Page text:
Ever since a mischievous wine writer imported the French word terroir into the English-language wine lexicon, we have been arguing about it. The word, while enchanting, seems to provoke ire in some quarters. The battle cries of the jobbing wine blogger and point-dealing wine critic will probably be familiar to you......
There's no such thing as terroir!
Terroir is irrelevant; it's what's in the glass that counts!
Terroir is a fallacy invented by the French to reinforce a false sense of vinous superiority!
Let's open a wine bar called Terroirs!
Alright, clearly I made that last one up. Nevertheless, proprietors Ed Wilson and Oli Barker must have said something similar at least once, because in 2008 they opened the doors to Terroirs on William IV Street in London, just around the corner from Trafalgar Square. Backed by the eclectic merchant Caves de Pyrene, their new venture seemed to go from strength to strength, because in the years that followed Wilson and Barker went on to open Brawn (2010), Soif (2011) and The Green Man & French Horn (2012). The latter, with its pure Loire Valley focus, has always been of obvious interest to me. Terroirs, however, was the original.
Spread over two floors, the focus on the ground floor is the bar, and arriving one Saturday lunchtime the place was already packed out. Downstairs it is a little quieter, if that is what you prefer. Sliding into a bar seat I realised I was in need of comfort food; an early morning flight down to London, followed by the usual sequence of railway journeys from airport terminal to city centre hotel, meant my eyelids were beginning to feel heavy. Fortunately, I had come to the right place, and I kicked off with a glass or two of a non-vintage (but surely 2013) Pét' Nat' Chardonnay from Noëlla Morantin, which lifted my spirits as well as my conscious level, up from Glasgow Coma Scale 12 (that's more serious than it sounds, y'know) to somewhere much closer to 15. Bright, happy, with a fine prickling mousse and sweet orchard-fruit flavours, this was just what the doctor ordered. Literally.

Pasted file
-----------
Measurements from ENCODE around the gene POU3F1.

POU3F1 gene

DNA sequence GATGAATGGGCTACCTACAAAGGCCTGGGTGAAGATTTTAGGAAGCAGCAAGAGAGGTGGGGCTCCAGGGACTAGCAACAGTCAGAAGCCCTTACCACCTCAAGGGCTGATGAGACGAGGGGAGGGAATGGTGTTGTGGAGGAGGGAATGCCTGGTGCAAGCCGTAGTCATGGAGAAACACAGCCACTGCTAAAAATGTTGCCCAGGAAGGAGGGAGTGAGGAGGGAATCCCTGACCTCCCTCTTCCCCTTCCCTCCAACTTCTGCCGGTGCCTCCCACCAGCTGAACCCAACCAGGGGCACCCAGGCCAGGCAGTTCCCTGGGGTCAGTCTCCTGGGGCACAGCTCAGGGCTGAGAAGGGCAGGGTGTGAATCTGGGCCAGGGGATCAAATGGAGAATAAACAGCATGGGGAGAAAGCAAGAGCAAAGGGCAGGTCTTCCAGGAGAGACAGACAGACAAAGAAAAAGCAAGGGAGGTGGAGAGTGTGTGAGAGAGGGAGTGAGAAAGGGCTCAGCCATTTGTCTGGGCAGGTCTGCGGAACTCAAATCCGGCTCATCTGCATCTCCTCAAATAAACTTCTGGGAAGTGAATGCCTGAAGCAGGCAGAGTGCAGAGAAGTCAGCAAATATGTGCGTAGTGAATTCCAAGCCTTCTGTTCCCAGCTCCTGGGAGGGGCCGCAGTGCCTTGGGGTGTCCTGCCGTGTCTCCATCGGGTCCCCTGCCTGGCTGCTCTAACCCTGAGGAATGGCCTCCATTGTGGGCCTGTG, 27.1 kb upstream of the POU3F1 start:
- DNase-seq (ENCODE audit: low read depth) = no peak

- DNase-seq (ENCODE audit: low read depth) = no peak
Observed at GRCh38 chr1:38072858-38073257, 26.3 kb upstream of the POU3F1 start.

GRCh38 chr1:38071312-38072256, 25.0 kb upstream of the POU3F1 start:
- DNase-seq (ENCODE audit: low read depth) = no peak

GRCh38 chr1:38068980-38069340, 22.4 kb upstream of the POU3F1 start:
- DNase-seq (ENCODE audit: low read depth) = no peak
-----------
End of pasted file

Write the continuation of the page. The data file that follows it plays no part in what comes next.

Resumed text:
The dishes at Terroirs are small, and ideal for sharing, mixing and matching with wines from the list, by the glass, the carafe (or by the "pot" as they say here) or by the bottle should you be sufficiently thirsty. First up was a little plate of fried crispy violet artichokes, baby artichokes lightly battered and then deep-fried, bringing all the slippery-yet-crunchy delights that sort of treatment can deliver. Alongside, a platter of cold mackerel with a horseradish dressing was surprisingly good. It was a surprise in more ways than one, as I thought I had ordered smoked haddock, but it was my mistake. As I said though, I had been dangerously close to slipping into a insomnia-induced-coma upon my arrival, which seems like a reasonable excuse to me. The mackerel was a very large chunk of what must have once been an even larger fish, and thanks to its smoky character it worked well with the accompanying horseradish, and with a little watercress on the side I even had one of my five-a-day. They clearly look after your health here at Terroirs.
A glass of Pierre Gerbais Réserve Non-Dosé Champagne helped keep my spirits high while waiting for the next course to come along. The first was a platter of succulent duck rillettes, accompanied by a slice of and pork and pistachio terrine. The former was oozing character and gras (just how it should be!), the latter a pâté in the campagne style, not overly moist but correct, and I enjoyed both greatly. Unsure what to drink with them the staff behind the bar were happy to pour a taste or two of the many reds they currently had on the go, which I thought was a nice touch. In the end I settled for the 2013 Saumur-Champigny from Domaine des Roches Neuves; never had this wine seemed more appropriate than in this lunchtime charcuterie moment. Suddenly you realise just how wrong it would be for wine's glorious diversity - in colour, texture, grape variety, philosophy, alcohol concentration and every other conceivable variable - to be eradicated and replaced by one person's view of what wine should be. Vive la difference. Vive la Terroirs!
Two espressos later I made my way back to my hotel for a nap to recover. And why not? I had a table booked at the RSJ at 7:30, so I had some serious digesting to do first. Reflecting first on lunch, the quality of the food at Terroirs is delightful, simple, homely and tasty, with an occasional twist. The portions were more than adequate and - bearing in mind this was meant to be a light lunch - my hunger would have been sated with just one of the two dishes I so gladly scoffed. And as for the wine list, there is abundant choice and plenty of great names to pick from. Terroirs is one London dining venue that I will certainly return to.
Prices: The duck rillettes was £5 for a small portion, the pork and pistachio terrine the same price, again for a small portion, large portions would be £9 and £9.50 respectively. The artichokes were £7, the mackerel £8.50. By the glass, my Morantin Pét' Nat' was £7.50, the Pierre Gerbais Non-Dosé Champagne was £9.50 and the 2013 Roches Neuves Saumur-Champigny was £8.75. The bill for two, including 12.5% service charge, was just shy of £67. (3/8/14)